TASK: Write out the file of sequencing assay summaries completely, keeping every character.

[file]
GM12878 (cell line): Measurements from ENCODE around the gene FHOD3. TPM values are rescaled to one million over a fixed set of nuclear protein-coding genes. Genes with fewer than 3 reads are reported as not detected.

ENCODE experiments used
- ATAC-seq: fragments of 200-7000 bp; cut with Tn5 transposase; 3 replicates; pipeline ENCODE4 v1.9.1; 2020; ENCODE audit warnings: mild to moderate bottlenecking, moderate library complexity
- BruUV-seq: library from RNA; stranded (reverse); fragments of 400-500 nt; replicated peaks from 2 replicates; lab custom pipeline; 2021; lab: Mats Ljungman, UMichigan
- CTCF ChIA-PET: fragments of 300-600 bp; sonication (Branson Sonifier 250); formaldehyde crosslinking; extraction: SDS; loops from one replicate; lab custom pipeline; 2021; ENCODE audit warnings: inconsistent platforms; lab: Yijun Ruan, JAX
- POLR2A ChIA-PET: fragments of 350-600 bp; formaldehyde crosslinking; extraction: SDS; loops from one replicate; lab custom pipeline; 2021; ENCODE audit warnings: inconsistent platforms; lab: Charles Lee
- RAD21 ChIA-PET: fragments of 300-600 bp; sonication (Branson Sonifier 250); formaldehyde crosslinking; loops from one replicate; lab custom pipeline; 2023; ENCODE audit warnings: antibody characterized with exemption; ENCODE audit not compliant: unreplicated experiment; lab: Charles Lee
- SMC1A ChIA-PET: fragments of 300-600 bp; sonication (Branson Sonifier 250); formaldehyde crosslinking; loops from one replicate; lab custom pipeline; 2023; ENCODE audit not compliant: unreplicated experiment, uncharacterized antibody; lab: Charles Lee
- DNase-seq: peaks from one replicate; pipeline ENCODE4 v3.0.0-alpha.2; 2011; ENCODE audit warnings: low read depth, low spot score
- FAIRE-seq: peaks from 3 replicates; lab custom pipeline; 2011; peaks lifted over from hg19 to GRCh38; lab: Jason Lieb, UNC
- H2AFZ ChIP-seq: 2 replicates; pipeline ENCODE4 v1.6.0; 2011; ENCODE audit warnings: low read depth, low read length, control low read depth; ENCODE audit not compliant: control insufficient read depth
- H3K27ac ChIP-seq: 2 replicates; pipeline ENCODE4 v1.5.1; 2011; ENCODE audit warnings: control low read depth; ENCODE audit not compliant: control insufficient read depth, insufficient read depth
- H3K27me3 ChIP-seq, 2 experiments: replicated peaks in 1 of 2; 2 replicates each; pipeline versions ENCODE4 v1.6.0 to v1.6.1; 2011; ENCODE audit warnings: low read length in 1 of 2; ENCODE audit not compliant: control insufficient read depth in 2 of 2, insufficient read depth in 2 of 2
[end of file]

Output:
GM12878 (cell line): Measurements from ENCODE around the gene FHOD3. TPM values are rescaled to one million over a fixed set of nuclear protein-coding genes. Genes with fewer than 3 reads are reported as not detected.

ENCODE experiments used
- ATAC-seq: fragments of 200-7000 bp; cut with Tn5 transposase; 3 replicates; pipeline ENCODE4 v1.9.1; 2020; ENCODE audit warnings: mild to moderate bottlenecking, moderate library complexity
- BruUV-seq: library from RNA; stranded (reverse); fragments of 400-500 nt; replicated peaks from 2 replicates; lab custom pipeline; 2021; lab: Mats Ljungman, UMichigan
- CTCF ChIA-PET: fragments of 300-600 bp; sonication (Branson Sonifier 250); formaldehyde crosslinking; extraction: SDS; loops from one replicate; lab custom pipeline; 2021; ENCODE audit warnings: inconsistent platforms; lab: Yijun Ruan, JAX
- POLR2A ChIA-PET: fragments of 350-600 bp; formaldehyde crosslinking; extraction: SDS; loops from one replicate; lab custom pipeline; 2021; ENCODE audit warnings: inconsistent platforms; lab: Charles Lee
- RAD21 ChIA-PET: fragments of 300-600 bp; sonication (Branson Sonifier 250); formaldehyde crosslinking; loops from one replicate; lab custom pipeline; 2023; ENCODE audit warnings: antibody characterized with exemption; ENCODE audit not compliant: unreplicated experiment; lab: Charles Lee
- SMC1A ChIA-PET: fragments of 300-600 bp; sonication (Branson Sonifier 250); formaldehyde crosslinking; loops from one replicate; lab custom pipeline; 2023; ENCODE audit not compliant: unreplicated experiment, uncharacterized antibody; lab: Charles Lee
- DNase-seq: peaks from one replicate; pipeline ENCODE4 v3.0.0-alpha.2; 2011; ENCODE audit warnings: low read depth, low spot score
- FAIRE-seq: peaks from 3 replicates; lab custom pipeline; 2011; peaks lifted over from hg19 to GRCh38; lab: Jason Lieb, UNC
- H2AFZ ChIP-seq: 2 replicates; pipeline ENCODE4 v1.6.0; 2011; ENCODE audit warnings: low read depth, low read length, control low read depth; ENCODE audit not compliant: control insufficient read depth
- H3K27ac ChIP-seq: 2 replicates; pipeline ENCODE4 v1.5.1; 2011; ENCODE audit warnings: control low read depth; ENCODE audit not compliant: control insufficient read depth, insufficient read depth
- H3K27me3 ChIP-seq, 2 experiments: replicated peaks in 1 of 2; 2 replicates each; pipeline versions ENCODE4 v1.6.0 to v1.6.1; 2011; ENCODE audit warnings: low read length in 1 of 2; ENCODE audit not compliant: control insufficient read depth in 2 of 2, insufficient read depth in 2 of 2